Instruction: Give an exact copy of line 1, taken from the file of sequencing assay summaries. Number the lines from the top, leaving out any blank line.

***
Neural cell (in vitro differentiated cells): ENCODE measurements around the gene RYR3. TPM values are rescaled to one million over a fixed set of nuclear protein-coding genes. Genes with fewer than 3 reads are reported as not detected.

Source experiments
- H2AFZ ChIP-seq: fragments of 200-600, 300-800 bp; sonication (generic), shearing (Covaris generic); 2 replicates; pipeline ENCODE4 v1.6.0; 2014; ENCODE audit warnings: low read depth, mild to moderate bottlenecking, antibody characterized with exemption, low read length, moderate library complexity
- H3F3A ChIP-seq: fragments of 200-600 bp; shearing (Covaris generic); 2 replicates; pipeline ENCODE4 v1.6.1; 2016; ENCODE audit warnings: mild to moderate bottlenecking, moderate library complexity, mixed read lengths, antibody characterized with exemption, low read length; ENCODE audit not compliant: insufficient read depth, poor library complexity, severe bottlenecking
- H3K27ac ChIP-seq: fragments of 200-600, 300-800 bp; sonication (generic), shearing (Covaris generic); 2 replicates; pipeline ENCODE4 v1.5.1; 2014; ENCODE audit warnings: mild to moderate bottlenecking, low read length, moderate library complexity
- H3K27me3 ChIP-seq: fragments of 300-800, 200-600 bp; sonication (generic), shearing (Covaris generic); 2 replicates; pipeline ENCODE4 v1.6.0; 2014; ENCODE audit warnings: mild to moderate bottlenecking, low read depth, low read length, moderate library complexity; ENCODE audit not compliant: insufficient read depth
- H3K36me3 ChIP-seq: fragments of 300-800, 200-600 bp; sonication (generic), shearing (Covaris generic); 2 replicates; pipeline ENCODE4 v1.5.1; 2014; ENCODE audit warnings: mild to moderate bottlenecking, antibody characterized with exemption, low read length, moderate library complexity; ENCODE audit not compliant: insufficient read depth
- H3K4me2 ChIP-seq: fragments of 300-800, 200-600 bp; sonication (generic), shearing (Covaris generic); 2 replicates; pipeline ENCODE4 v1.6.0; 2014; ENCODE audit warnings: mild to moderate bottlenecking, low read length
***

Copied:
Neural cell (in vitro differentiated cells): ENCODE measurements around the gene RYR3. TPM values are rescaled to one million over a fixed set of nuclear protein-coding genes. Genes with fewer than 3 reads are reported as not detected.